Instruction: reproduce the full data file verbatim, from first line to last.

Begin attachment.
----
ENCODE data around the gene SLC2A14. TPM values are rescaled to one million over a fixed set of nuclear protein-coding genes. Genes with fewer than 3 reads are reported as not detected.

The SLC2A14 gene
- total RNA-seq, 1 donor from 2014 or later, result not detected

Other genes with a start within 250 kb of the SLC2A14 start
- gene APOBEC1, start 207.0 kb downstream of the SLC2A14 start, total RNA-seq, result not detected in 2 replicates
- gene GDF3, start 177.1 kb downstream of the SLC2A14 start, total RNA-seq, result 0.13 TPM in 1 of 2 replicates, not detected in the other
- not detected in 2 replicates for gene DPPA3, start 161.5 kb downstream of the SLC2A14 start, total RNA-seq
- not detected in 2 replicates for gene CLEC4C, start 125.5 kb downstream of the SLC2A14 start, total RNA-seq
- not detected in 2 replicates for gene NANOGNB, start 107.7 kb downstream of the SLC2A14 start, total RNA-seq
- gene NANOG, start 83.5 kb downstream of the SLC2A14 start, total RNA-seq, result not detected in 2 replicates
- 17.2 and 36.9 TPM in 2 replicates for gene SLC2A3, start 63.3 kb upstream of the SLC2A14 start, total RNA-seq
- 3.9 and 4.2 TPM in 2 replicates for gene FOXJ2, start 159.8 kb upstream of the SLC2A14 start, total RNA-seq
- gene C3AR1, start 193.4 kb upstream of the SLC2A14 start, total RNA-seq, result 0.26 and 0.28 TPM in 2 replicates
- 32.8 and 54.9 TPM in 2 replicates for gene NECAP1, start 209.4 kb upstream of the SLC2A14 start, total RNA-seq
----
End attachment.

ENCODE data around the gene SLC2A14. TPM values are rescaled to one million over a fixed set of nuclear protein-coding genes. Genes with fewer than 3 reads are reported as not detected.

The SLC2A14 gene
- total RNA-seq, 1 donor from 2014 or later, result not detected

Other genes with a start within 250 kb of the SLC2A14 start
- gene APOBEC1, start 207.0 kb downstream of the SLC2A14 start, total RNA-seq, result not detected in 2 replicates
- gene GDF3, start 177.1 kb downstream of the SLC2A14 start, total RNA-seq, result 0.13 TPM in 1 of 2 replicates, not detected in the other
- not detected in 2 replicates for gene DPPA3, start 161.5 kb downstream of the SLC2A14 start, total RNA-seq
- not detected in 2 replicates for gene CLEC4C, start 125.5 kb downstream of the SLC2A14 start, total RNA-seq
- not detected in 2 replicates for gene NANOGNB, start 107.7 kb downstream of the SLC2A14 start, total RNA-seq
- gene NANOG, start 83.5 kb downstream of the SLC2A14 start, total RNA-seq, result not detected in 2 replicates
- 17.2 and 36.9 TPM in 2 replicates for gene SLC2A3, start 63.3 kb upstream of the SLC2A14 start, total RNA-seq
- 3.9 and 4.2 TPM in 2 replicates for gene FOXJ2, start 159.8 kb upstream of the SLC2A14 start, total RNA-seq
- gene C3AR1, start 193.4 kb upstream of the SLC2A14 start, total RNA-seq, result 0.26 and 0.28 TPM in 2 replicates
- 32.8 and 54.9 TPM in 2 replicates for gene NECAP1, start 209.4 kb upstream of the SLC2A14 start, total RNA-seq